After his arrest, the boy, who still had no name, had been handed over to the Special Operations Battalion of the Brazilian police. BOPE is also known as “the Big Skull” because of the logo—a skull impaled by a dagger—which appears on their uniforms and vehicles. BOPE is one of the toughest police units in the world. They carry a huge range of weapons, from assault rifles and semiautomatic pistols to general-purpose machine guns . . . They need them in their constant fight against the violent drug gangs that infest the city. They work out of an ugly, square building in the south of Rio de Janeiro. It’s reached by a single track that leads to a yard filled with burned-out motor vehicles and piles of broken-down crates and tires. It wasn’t just the room that was horrible. The whole place was.
The boy was being recorded and observed. A microphone was concealed under the table and a camera was watching him from behind the neon tube. In another room, one level up, on the ground floor, two men were watching him on a TV monitor. One of them was John Crawley. The other, dressed in a loose-fitting camouflage jacket and trousers, was an older man with a tangle of graying hair, a hawklike nose, and dark, watchful eyes. His name was Lieutenant Carlos Oliviera, and he was the senior commander of BOPE.
“Nine hours and not a single word,” he was saying. “I had one of my best interrogators in the room with him. We tried to be nice to him. We tried threats. We put the fear of God into him . . . and nothing!”
“What language did you speak?” Crawley asked.
“English, French, and Portuguese . . . but there’s not a flicker of interest. We’ve had the clothes that he was wearing examined and they came from Athens, so we tried Greek. That didn’t work either.”
“So you don’t know who he is or where he came from.”
“We’ve taken fingerprints and DNA samples. They’ve gone to every police force on the planet. But you know how it is, my friend. It’s going to take time to get a result even if he does turn up on somebody’s database.”
“We may not have time.” Crawley was thinking of the last words spoken by Pablo before he died. An organization called Nightshade. They were planning something hideous in London. It was clearly going to happen soon. That was why it had been so important for them to kill Pablo before he could speak.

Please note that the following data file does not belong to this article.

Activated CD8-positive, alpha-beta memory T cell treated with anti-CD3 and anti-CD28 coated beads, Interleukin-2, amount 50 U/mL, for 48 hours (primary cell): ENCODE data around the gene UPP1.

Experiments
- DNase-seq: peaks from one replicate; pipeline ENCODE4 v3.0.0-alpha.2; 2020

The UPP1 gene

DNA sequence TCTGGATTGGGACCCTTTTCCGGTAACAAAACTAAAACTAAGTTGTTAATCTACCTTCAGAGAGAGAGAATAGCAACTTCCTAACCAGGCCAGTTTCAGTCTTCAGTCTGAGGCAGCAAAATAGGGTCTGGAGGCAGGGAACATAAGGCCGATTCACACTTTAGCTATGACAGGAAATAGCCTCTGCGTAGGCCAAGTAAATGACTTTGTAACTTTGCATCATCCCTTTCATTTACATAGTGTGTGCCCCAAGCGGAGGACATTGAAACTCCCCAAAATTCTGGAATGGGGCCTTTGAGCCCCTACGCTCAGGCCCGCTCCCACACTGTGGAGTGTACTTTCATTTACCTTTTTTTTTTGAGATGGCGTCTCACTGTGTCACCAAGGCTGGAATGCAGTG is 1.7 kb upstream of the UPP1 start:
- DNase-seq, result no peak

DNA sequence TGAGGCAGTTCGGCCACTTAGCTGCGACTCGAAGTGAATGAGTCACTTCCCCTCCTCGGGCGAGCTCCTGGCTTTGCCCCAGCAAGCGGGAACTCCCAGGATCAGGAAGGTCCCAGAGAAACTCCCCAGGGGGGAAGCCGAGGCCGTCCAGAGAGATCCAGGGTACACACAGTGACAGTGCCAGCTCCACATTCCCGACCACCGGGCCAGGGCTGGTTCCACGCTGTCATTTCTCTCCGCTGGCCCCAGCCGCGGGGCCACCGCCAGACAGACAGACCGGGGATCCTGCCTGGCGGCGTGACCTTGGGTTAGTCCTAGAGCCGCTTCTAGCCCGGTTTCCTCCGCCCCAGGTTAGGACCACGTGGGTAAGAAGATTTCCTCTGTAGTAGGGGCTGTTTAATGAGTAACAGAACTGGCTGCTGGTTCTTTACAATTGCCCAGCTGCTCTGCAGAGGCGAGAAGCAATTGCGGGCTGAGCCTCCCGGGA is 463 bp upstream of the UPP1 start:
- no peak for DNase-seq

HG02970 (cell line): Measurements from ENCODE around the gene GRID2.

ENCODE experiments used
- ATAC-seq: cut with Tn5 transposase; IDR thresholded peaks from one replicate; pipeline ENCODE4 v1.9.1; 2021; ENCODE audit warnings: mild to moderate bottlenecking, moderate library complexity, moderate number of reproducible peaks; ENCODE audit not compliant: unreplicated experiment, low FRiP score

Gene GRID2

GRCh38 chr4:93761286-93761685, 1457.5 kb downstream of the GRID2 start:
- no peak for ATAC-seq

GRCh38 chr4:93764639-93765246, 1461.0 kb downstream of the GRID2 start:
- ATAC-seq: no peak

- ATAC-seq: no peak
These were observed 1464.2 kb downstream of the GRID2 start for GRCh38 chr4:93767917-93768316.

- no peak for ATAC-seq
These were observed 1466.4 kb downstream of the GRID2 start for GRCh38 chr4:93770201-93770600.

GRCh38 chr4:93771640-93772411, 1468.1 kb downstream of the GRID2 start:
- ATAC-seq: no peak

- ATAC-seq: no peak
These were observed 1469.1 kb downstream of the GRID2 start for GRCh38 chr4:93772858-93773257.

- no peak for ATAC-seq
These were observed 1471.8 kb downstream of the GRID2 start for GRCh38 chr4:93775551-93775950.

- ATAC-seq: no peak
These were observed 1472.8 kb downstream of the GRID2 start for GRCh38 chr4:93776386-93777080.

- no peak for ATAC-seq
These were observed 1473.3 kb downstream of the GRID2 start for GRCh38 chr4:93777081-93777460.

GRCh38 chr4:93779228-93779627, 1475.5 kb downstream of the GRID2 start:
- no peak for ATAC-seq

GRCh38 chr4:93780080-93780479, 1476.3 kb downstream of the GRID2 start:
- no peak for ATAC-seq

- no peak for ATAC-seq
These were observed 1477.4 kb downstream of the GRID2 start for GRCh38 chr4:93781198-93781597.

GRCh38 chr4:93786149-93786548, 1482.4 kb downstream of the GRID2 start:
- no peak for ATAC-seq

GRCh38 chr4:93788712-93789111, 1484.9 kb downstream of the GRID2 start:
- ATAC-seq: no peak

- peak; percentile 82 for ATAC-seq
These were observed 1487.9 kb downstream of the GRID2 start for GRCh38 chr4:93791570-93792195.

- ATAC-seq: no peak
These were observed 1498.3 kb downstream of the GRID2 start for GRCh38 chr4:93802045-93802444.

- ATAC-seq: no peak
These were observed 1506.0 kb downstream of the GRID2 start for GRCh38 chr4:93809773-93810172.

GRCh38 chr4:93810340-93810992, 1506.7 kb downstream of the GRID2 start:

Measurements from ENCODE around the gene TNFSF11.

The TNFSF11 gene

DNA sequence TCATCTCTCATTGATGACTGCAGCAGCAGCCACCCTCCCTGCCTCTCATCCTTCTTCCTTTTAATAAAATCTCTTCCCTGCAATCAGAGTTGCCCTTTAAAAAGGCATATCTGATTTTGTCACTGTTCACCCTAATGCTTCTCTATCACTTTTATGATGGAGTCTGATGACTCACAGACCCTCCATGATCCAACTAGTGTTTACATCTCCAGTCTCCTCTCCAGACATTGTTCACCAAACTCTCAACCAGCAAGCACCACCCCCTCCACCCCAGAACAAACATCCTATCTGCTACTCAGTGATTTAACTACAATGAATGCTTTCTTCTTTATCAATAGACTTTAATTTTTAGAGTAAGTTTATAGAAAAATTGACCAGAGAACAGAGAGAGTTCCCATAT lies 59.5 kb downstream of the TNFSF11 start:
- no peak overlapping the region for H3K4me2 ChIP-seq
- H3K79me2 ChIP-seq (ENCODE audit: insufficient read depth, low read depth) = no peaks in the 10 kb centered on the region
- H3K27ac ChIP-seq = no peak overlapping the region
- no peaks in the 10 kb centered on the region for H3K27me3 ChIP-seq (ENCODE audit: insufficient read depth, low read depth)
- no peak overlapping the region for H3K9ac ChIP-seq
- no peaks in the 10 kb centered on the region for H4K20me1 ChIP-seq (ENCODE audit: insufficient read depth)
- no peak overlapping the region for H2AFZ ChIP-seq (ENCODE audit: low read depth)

“What else can we do?” Lieutenant Oliviera asked.
“I want to take him back to London.”
“Are you serious?”
“Pablo was my agent. I recruited him. He worked for MI6. And it looks like the UK is under threat.”
Lieutenant Oliviera liked Crawley, and he had also met Crawley’s boss when he was in London. Mrs. Jones. A tough, intelligent woman. He wanted to help them—but he had his orders. “This is all true,” he said. “But I’m sorry. What you ask is out of the question. The crime was committed on Brazilian soil, and therefore it is a matter for the Brazilian authorities. BOPE will handle this.” He shrugged. “We’re much more likely to get results. We’re used to having kids in our cells. The gangs use children to carry money and drugs . . . They call them porta-aviões, little airplanes. If this boy refuses to talk, we’ll rough him up a little and see where that gets us. You gringos are too softhearted. You wouldn’t know where to begin!”
And then the boy spoke.
“I want to go to the bathroom.”
They heard him on the television screen and turned to watch. He had spoken in English. He sounded on the edge of tears.
Oliviera thought for a moment, then picked up a radio transmitter and flicked it on. “Take him to the bathroom,” he ordered. Crawley looked at him, alarmed. “He can’t hurt anyone,” Oliviera explained.
“He’s just cut a man’s throat with a radio-controlled plane,” Crawley reminded him, adding: “I thought you said we were the ones who were too softhearted!”
It was too late. Oliviera’s command had been relayed to a guard outside the cell. Watching the monitor, they saw the door open and the man—dressed in the black BOPE uniform—walk in.
The guard’s name was Fabian, and he had only been with BOPE for a few months. Although he was not married himself, he had several nieces and nephews. Perhaps that was why he felt sorry for the gringo boy who had been brought in. He looked so young and innocent! As Fabian approached the table, he saw that the boy had been crying. Both sides of his face were streaked with tears.
“Don’t worry,” he said, in heavily accented English. “I am here to take you to the bathroom.” He leaned down to unlock the handcuffs.
“Thank you,” the boy whispered. The moment his hands were released, he brought them up to the side of his head, as if he were in pain.
“What is it?” Fabian asked.
He never found out.